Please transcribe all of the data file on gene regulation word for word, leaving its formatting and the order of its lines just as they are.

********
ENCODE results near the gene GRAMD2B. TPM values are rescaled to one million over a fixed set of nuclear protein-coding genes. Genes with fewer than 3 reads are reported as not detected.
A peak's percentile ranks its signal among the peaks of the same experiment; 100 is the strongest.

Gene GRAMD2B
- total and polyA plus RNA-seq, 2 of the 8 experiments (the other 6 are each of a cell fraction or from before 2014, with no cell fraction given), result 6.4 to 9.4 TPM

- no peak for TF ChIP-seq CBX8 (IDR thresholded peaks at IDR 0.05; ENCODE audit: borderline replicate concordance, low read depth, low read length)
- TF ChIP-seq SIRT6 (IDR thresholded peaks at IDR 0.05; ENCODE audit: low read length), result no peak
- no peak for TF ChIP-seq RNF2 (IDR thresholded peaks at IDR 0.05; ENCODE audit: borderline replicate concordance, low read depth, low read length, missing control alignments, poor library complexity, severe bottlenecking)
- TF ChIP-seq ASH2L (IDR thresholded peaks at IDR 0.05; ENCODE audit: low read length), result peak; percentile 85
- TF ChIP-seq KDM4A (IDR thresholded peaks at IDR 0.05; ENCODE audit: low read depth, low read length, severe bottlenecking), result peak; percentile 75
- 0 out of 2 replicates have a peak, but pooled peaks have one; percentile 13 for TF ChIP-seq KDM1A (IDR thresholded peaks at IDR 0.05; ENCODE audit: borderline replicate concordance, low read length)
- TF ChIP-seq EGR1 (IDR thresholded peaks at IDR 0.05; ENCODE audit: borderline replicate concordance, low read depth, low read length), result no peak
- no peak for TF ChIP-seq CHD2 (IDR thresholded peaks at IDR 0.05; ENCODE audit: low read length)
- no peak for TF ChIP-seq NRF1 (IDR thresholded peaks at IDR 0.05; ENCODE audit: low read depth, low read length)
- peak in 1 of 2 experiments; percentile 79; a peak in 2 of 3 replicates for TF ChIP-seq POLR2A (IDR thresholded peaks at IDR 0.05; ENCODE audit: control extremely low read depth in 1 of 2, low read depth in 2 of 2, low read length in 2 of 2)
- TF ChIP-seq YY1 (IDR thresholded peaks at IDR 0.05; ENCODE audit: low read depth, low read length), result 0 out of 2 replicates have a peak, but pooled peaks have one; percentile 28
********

ENCODE results near the gene GRAMD2B. TPM values are rescaled to one million over a fixed set of nuclear protein-coding genes. Genes with fewer than 3 reads are reported as not detected.
A peak's percentile ranks its signal among the peaks of the same experiment; 100 is the strongest.

Gene GRAMD2B
- total and polyA plus RNA-seq, 2 of the 8 experiments (the other 6 are each of a cell fraction or from before 2014, with no cell fraction given), result 6.4 to 9.4 TPM

- no peak for TF ChIP-seq CBX8 (IDR thresholded peaks at IDR 0.05; ENCODE audit: borderline replicate concordance, low read depth, low read length)
- TF ChIP-seq SIRT6 (IDR thresholded peaks at IDR 0.05; ENCODE audit: low read length), result no peak
- no peak for TF ChIP-seq RNF2 (IDR thresholded peaks at IDR 0.05; ENCODE audit: borderline replicate concordance, low read depth, low read length, missing control alignments, poor library complexity, severe bottlenecking)
- TF ChIP-seq ASH2L (IDR thresholded peaks at IDR 0.05; ENCODE audit: low read length), result peak; percentile 85
- TF ChIP-seq KDM4A (IDR thresholded peaks at IDR 0.05; ENCODE audit: low read depth, low read length, severe bottlenecking), result peak; percentile 75
- 0 out of 2 replicates have a peak, but pooled peaks have one; percentile 13 for TF ChIP-seq KDM1A (IDR thresholded peaks at IDR 0.05; ENCODE audit: borderline replicate concordance, low read length)
- TF ChIP-seq EGR1 (IDR thresholded peaks at IDR 0.05; ENCODE audit: borderline replicate concordance, low read depth, low read length), result no peak
- no peak for TF ChIP-seq CHD2 (IDR thresholded peaks at IDR 0.05; ENCODE audit: low read length)
- no peak for TF ChIP-seq NRF1 (IDR thresholded peaks at IDR 0.05; ENCODE audit: low read depth, low read length)
- peak in 1 of 2 experiments; percentile 79; a peak in 2 of 3 replicates for TF ChIP-seq POLR2A (IDR thresholded peaks at IDR 0.05; ENCODE audit: control extremely low read depth in 1 of 2, low read depth in 2 of 2, low read length in 2 of 2)
- TF ChIP-seq YY1 (IDR thresholded peaks at IDR 0.05; ENCODE audit: low read depth, low read length), result 0 out of 2 replicates have a peak, but pooled peaks have one; percentile 28